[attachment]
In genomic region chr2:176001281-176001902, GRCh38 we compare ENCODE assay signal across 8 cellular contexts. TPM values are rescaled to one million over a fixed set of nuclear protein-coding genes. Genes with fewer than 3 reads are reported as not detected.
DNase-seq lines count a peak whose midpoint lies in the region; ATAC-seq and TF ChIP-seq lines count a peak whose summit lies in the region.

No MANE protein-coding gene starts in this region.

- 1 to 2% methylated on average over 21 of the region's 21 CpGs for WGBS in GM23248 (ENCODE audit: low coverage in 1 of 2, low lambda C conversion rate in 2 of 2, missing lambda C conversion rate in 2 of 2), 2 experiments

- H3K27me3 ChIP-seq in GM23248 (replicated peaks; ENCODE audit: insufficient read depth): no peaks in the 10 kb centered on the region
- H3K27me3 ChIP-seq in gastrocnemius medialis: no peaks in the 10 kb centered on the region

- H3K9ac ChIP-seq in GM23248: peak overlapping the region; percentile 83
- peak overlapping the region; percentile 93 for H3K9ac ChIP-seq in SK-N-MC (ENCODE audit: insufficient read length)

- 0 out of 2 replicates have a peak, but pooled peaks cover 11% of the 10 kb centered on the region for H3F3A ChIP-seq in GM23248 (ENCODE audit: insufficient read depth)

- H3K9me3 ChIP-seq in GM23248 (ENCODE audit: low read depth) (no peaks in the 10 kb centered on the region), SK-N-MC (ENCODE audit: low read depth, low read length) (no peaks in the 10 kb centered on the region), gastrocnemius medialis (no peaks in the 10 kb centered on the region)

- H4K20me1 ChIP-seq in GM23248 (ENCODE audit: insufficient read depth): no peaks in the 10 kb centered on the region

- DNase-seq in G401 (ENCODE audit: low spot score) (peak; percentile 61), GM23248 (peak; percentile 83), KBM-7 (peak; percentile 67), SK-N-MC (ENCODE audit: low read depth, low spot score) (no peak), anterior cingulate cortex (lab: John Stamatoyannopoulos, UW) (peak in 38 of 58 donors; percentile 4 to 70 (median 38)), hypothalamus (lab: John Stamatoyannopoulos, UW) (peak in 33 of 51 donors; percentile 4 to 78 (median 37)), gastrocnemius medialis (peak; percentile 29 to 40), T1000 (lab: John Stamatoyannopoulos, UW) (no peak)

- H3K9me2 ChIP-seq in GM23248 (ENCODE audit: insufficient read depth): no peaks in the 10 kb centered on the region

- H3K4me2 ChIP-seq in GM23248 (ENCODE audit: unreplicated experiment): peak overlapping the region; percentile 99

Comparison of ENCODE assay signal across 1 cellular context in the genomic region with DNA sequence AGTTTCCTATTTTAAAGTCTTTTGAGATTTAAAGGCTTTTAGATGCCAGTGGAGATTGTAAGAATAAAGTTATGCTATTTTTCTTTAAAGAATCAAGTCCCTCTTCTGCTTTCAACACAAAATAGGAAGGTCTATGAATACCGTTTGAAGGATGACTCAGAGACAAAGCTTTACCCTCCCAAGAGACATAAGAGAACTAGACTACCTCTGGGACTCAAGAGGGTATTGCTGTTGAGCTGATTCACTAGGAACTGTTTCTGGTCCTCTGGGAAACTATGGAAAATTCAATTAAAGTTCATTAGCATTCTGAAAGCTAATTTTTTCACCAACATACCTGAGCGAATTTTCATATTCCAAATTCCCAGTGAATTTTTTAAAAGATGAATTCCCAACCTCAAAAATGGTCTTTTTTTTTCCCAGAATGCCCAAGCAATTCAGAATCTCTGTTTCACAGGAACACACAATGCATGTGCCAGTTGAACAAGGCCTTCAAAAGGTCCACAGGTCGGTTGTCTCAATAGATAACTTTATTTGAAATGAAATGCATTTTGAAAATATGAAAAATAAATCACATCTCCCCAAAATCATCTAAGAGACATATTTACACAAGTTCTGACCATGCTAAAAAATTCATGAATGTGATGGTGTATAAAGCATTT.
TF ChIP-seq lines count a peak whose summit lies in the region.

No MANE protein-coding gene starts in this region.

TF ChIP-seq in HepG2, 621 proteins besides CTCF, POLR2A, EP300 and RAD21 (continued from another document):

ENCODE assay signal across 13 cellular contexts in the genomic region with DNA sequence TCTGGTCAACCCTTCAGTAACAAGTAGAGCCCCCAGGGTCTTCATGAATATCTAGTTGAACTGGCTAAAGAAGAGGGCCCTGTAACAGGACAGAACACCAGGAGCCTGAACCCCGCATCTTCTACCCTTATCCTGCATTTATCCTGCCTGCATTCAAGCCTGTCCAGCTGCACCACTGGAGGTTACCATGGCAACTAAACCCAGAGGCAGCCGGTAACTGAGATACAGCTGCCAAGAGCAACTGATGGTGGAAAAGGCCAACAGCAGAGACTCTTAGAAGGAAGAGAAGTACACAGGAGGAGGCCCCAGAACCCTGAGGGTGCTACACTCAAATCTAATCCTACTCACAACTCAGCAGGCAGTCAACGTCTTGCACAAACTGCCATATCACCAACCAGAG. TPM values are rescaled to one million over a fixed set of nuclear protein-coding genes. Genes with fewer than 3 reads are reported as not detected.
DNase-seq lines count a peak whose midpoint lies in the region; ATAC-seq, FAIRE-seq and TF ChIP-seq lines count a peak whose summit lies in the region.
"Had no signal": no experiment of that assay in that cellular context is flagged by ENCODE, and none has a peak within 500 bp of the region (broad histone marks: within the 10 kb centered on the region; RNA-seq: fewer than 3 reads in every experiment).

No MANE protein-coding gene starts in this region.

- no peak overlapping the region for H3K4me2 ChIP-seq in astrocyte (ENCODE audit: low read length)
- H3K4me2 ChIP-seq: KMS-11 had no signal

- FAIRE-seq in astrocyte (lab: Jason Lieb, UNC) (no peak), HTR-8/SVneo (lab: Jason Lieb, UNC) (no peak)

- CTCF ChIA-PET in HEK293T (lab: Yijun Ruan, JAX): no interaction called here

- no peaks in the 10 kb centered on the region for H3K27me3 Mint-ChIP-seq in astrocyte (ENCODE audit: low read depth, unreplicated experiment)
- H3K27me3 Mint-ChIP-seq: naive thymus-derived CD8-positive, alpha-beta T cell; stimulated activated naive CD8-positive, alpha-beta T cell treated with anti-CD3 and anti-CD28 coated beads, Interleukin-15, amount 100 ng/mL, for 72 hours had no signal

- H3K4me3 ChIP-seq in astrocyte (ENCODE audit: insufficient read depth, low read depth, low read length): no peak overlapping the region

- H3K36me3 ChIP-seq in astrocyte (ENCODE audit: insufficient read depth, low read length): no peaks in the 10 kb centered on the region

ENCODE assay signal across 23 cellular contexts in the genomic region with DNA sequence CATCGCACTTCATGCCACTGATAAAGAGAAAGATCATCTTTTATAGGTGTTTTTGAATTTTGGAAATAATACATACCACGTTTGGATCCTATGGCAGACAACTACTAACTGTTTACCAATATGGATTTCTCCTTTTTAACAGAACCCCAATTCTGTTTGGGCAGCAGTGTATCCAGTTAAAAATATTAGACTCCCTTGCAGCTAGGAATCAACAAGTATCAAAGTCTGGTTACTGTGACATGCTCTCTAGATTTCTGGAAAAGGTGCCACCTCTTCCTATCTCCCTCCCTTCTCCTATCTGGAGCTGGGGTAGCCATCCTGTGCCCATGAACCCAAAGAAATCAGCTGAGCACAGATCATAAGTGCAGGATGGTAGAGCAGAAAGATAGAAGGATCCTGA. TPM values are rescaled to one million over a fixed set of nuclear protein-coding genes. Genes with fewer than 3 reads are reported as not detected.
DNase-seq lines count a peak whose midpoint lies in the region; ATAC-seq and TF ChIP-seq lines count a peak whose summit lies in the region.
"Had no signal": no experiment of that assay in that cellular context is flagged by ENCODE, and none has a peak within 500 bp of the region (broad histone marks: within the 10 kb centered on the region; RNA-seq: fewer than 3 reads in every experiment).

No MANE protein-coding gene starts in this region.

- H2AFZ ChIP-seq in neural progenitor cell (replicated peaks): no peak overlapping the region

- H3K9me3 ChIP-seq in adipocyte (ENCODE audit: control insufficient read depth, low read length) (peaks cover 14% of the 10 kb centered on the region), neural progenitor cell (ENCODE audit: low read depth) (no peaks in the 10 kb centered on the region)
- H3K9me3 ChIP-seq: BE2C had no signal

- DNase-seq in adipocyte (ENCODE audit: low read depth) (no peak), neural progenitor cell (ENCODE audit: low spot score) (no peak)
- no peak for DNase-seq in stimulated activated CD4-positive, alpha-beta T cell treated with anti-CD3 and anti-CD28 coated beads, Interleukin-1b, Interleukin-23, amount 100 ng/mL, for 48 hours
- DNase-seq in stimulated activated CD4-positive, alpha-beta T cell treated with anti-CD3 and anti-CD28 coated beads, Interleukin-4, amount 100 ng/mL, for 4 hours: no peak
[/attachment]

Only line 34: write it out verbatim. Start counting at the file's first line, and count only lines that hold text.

No MANE protein-coding gene starts in this region.